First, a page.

Prevention of bubble formation is a central goal in standard decompression procedures. Previously we have shown that exercise 20-24 h prior to a dive reduces bubble formation and increases survival in rats exposed to a simulated dive. Furthermore, we have demonstrated that nitric oxide (NO) may be involved in this protection; blocking the production of NO increases bubble formation while giving rats a long-lasting NO donor 20 h and immediately prior to a dive reduces bubble formation. This study determined whether a short-lasting NO donor, nitroglycerine, reduced bubble formation after standard dives and decompression in man.Methods:
A total of 16 experienced divers were randomly assigned into two groups. One group performed two dives to 30 m of seawater (msw) for 30 min breathing air, and performed exercise at an intensity corresponding to 30% of maximal oxygen uptake during the bottom time. The second group performed two simulated dives to 18 msw for 80 min breathing air in a hyperbaric chamber, and remained sedentary during the bottom period. The first dive for each diver served as the control dive, whereas the divers received 0.4 mg of nitroglycerine by oral spray 30 min before the second dive. Following the dive, gas bubbles in the pulmonary artery were recorded using ultrasound.Results:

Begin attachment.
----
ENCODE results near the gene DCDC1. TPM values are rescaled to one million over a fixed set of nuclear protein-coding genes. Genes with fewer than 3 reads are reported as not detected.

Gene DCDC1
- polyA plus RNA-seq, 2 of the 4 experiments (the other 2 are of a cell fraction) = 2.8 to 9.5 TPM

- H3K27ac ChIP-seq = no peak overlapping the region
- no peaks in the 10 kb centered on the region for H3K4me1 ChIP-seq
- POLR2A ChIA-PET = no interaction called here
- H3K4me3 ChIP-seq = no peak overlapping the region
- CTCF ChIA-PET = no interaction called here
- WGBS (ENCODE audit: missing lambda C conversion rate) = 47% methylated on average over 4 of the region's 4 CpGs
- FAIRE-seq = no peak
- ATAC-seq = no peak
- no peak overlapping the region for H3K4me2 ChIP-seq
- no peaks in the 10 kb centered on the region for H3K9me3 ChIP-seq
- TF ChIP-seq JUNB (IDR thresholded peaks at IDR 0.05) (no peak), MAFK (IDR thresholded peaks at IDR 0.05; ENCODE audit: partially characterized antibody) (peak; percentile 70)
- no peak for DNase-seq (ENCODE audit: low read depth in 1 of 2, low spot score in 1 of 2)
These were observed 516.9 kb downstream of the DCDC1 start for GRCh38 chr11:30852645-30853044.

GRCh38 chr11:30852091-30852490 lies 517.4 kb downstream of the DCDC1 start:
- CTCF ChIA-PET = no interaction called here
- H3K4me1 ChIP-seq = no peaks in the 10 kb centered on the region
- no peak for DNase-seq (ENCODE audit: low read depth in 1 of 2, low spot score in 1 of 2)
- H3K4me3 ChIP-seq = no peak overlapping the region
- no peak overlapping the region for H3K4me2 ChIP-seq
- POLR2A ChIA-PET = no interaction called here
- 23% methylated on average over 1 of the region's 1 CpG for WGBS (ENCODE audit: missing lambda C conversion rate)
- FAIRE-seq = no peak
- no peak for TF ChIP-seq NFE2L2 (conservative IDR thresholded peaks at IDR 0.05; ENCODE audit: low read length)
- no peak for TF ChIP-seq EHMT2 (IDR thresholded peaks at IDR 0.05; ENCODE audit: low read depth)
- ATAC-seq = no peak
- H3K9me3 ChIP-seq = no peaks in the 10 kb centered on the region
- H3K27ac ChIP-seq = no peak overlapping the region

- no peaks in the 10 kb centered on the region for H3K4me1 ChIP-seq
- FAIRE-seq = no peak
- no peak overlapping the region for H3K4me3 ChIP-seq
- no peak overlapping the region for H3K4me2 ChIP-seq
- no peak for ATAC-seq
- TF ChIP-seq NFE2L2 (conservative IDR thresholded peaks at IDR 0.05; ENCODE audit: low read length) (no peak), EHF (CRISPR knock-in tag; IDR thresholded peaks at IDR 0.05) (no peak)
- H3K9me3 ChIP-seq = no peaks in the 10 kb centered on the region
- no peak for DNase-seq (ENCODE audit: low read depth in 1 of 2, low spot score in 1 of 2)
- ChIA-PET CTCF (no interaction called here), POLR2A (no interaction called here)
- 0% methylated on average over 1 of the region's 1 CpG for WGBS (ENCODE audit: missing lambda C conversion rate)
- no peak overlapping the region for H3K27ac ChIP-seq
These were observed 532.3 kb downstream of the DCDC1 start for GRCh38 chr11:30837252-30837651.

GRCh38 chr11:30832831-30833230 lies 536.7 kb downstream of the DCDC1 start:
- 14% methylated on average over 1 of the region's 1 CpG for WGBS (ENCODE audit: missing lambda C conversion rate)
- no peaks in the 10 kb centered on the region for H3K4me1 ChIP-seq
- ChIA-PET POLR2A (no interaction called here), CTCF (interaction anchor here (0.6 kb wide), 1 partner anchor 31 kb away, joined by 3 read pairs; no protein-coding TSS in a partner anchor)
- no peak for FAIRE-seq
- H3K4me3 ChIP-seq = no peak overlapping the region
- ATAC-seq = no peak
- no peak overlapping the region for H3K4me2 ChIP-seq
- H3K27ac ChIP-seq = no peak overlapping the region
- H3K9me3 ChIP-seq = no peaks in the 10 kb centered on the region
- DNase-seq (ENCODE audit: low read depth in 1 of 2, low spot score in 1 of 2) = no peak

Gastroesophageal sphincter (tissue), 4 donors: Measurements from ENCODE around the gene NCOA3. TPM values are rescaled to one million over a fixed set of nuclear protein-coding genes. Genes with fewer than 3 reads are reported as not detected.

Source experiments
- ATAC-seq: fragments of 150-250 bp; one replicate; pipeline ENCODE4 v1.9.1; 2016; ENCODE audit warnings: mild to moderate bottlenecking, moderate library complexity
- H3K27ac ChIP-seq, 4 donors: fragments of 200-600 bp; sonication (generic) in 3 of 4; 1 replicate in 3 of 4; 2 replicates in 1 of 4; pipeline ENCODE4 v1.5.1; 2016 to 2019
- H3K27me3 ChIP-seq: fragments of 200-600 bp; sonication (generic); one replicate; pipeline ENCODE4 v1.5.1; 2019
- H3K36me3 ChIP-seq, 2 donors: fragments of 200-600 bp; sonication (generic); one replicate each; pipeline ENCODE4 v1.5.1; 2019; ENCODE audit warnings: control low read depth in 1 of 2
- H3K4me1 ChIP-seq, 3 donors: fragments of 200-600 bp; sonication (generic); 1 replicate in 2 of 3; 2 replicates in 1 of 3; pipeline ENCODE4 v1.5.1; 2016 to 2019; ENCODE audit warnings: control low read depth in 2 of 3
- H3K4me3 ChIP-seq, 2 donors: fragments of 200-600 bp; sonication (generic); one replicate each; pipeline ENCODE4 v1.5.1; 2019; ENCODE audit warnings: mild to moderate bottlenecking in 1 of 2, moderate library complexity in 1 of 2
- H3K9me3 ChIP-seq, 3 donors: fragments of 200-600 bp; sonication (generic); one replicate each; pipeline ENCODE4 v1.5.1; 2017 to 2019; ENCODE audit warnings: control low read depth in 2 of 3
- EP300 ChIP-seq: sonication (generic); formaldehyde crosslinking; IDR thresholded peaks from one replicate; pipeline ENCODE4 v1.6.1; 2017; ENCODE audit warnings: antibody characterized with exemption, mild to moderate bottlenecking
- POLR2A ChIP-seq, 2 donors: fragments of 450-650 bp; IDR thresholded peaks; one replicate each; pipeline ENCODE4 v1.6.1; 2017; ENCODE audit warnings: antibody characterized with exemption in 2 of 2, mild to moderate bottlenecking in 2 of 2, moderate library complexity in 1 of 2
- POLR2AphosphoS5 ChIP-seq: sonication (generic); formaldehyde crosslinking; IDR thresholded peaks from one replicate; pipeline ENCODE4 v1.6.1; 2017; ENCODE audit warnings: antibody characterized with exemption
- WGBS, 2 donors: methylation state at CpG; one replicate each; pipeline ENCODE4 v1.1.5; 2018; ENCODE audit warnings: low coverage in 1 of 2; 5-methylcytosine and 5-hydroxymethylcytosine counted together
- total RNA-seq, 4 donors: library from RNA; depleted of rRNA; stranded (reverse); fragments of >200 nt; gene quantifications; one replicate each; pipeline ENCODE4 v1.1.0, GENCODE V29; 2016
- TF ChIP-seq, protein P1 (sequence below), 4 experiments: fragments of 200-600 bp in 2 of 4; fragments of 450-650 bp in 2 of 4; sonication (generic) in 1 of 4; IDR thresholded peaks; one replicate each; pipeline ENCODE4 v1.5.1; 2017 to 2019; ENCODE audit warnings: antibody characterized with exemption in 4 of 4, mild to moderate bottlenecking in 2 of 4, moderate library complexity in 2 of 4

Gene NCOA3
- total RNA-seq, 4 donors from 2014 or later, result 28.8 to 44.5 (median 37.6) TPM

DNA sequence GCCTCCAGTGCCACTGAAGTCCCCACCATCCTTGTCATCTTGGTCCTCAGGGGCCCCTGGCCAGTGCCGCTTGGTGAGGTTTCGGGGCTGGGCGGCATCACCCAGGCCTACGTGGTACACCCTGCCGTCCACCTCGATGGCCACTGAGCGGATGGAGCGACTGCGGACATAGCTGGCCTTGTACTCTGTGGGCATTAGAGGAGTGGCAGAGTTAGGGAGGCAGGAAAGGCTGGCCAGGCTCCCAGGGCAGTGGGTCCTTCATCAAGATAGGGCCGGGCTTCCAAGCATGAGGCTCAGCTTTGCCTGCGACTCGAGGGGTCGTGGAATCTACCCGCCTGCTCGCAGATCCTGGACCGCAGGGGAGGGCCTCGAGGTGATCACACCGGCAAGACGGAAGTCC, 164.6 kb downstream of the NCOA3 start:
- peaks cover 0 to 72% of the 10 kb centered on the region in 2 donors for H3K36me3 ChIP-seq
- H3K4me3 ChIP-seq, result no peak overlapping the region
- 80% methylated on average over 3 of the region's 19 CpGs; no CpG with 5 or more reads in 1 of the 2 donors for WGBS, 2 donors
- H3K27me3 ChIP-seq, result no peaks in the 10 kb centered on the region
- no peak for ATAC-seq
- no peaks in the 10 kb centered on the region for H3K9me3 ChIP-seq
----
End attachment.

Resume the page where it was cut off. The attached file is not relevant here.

The open-water dive resulted in significantly more gas bubbles than the dry dive (0.87 ± 1.3 vs 0.12 ± 0.23 bubbles per square centimeter). Nitroglycerine reduced bubble formation significantly in both dives from 0.87 ± 1.3 to 0.32 ± 0.7 in the in-water dive and from 0.12 ± 0.23 to 0.03 ± 0.03 bubbles per square centimeter in the chamber dive.Conclusion:
The present study demonstrates that intake of a short-lasting NO donor reduces bubble formation following decompression after different dives.